IoT network infrastructure investment trends
Will the internet of things (IoT) take over all aspects of our lives? Will every kitchen appliance, industrial temperature sensor, implanted medical device and police license plate reading camera be online at the same time? Putting aside the question of whether doing all this is a good idea, what would it take in the way of IoT network infrastructure?
Let’s take a look at what’s involved.
Overall IoT market
A widely quoted forecast from Bain & Company predicts that “by 2020, annual revenues could exceed $450 billion for the IoT vendors selling the hardware, software and comprehensive solutions that will make up the internet of things.” Note that when Bain talks about IoT and infrastructure they are talking about the infrastructure of the nation, — automatic toll collection, for example — rather than the infrastructure of the IoT itself.
In February 2017 Gartner was predicting that 8.4 billion connected “things” would be in use in 2017, up 31% from 2016. That will take a lot of infrastructure to support it.
Infrastructure growth and investment
First, how do we define the term “infrastructure?” A white paper from F5 Networks points out the different ways IoT devices connect: “long-range WiFi/Ethernet using IP protocols (TCP/UDP, including cellular); short-range Bluetooth low energy; short-range Near Field Communication; and other types of medium-range radio networks. Point-to-point radio links and serial lines are also used. Some devices/sensors connect directly to the Internet via an IP protocol and others with specific IoT protocols, such as Message Queue Telemetry Transport (MQTT), Constrained Application Protocol, and others. These may need may need specialized IoT networking hardware to ‘talk’ to the data center.”
A 2015 article in Network Computing quotes Anurag Agrawal of Techaisle that there are multiple categories of IoT infrastructure, including security and privacy, data analytics and management, data integration, governance, data transportation, computing near the data and power.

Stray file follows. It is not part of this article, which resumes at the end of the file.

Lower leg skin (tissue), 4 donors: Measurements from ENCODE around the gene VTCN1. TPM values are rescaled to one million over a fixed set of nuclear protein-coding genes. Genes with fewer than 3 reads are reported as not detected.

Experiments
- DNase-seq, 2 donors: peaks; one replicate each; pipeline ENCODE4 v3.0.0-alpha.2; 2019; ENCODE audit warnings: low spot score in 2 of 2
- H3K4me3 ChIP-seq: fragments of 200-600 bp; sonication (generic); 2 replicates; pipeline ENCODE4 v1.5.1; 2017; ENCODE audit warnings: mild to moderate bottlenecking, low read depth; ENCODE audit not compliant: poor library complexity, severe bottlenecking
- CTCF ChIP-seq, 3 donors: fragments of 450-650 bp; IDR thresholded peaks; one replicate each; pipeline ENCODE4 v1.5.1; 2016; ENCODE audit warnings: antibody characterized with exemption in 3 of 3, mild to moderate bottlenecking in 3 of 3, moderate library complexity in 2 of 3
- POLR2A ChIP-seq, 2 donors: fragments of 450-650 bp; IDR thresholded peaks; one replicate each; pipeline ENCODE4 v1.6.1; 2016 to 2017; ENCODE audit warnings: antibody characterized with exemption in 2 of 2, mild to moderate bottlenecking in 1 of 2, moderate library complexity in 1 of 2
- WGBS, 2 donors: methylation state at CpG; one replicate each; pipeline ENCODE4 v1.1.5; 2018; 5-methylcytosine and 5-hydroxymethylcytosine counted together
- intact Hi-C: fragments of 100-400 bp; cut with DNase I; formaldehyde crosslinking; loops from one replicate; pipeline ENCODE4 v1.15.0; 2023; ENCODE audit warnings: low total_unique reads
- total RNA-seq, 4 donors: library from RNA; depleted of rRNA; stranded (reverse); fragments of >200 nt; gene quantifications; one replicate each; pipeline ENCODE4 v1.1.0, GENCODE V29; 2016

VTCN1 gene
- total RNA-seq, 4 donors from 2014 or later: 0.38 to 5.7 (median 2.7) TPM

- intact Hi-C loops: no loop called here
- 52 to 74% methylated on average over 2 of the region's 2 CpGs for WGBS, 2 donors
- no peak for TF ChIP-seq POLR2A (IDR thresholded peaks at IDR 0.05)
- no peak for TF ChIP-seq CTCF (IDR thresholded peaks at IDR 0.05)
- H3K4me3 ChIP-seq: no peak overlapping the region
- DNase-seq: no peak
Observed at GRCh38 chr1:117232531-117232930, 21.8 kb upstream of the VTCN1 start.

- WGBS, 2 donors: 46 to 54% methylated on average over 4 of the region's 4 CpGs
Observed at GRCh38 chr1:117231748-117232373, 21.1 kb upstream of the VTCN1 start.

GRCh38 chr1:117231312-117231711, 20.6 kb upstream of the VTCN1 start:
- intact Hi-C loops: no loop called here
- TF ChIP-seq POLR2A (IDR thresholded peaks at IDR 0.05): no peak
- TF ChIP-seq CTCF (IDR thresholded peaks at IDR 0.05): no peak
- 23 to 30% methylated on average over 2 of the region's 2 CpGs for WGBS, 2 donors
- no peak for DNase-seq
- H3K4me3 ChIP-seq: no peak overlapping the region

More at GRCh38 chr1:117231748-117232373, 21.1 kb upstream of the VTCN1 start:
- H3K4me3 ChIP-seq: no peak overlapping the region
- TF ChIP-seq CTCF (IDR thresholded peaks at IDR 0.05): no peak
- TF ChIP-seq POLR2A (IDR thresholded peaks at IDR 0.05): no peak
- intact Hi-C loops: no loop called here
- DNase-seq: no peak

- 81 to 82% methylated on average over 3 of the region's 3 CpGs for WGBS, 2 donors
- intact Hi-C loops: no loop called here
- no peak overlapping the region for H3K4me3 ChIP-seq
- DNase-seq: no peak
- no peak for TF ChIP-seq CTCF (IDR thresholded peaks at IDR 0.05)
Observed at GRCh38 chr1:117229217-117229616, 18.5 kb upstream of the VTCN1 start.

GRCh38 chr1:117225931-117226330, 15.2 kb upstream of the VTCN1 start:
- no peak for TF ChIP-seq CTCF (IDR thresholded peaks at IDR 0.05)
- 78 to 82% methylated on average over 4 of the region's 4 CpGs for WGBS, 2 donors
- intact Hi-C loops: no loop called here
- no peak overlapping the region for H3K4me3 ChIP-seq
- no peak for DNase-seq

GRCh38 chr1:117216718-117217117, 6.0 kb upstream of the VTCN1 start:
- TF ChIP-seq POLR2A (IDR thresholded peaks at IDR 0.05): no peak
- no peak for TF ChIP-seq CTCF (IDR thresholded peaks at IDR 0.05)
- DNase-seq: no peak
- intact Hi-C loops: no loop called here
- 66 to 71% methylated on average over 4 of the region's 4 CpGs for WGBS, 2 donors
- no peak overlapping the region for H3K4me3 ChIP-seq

Gartner defines infrastructure as a service as “a standardized, highly automated offering, where compute resources, complemented by storage and networking capabilities are owned and hosted by a service provider and offered to customers on-demand. Customers can self-provision this infrastructure, using a Web-based graphical user interface that serves as an IT operations management console for the overall environment. API access to the infrastructure may also be offered as an option.”
Show me the money
Christy Pettey, senior public relations director at Gartner, cites the company’s predictions that “by 2020, more compute power will have been sold by infrastructure as a service (IaaS)… and platform as a service (PaaS)… cloud providers than sold and deployed into enterprise data centers…”
A November 2017 article from McKinsey & Company echoes these predictions, noting that “as-a-service” pricing models are showing strong growth, both in software and hardware.
Microsoft is certainly moving in this direction, introducing Azure IoT Edge, “a fully managed service that delivers cloud intelligence locally by deploying and running artificial intelligence (AI), Azure services, and custom logic directly on cross-platform IoT devices.” Features include the ability to respond on near real time, “[optimizing] for performance between edge and cloud while ensuring management, security, and scale.” It makes it possible to move artificial intelligence and analytics to edge devices, “without writing it in-house.” And by doing much of the processing locally, it increases reliability in situations where connection to the cloud is intermittent or even absent.
In 2016 BI Intelligence predicted that worldwide municipal investments in IoT systems (mostly all of it in infrastructure) would increase “from $36 billion in 2014 to $133 billion in 2019.” It further predicted that this investment would yield “$241 billion in economic value for these cities by 2019.”
A report from Global Market Insights valued the IoT infrastructure market at more than $15 billion in 2016 and predicted that it would increase at a more than 25% CAGR from 2017 to 2024. The most significant growth, the reports predicts, will be in so-called smart cities, which are expected to grow from about $3 billion in 2016 to close to $21 billion in 2024. The market for smart building infrastructure is expected to grow from about $1 billion in 2016 to a bit more than $7 billion in 2024, while that for smart homes would increase from close to $1 billion to about $4 billion over the same period.
As the IoT expands, it will put an ongoing strain on infrastructure at all levels, which presents both a challenge and an opportunity: a challenge, particularly for municipalities, in that it will require substantial investment in physical infrastructure; for industry, because it will require significant effort to systematize the somewhat chaotic growth patterns. An opportunity, because, as stated above, the market for devices themselves is enormous, and the potential transformation of commerce potentially more so.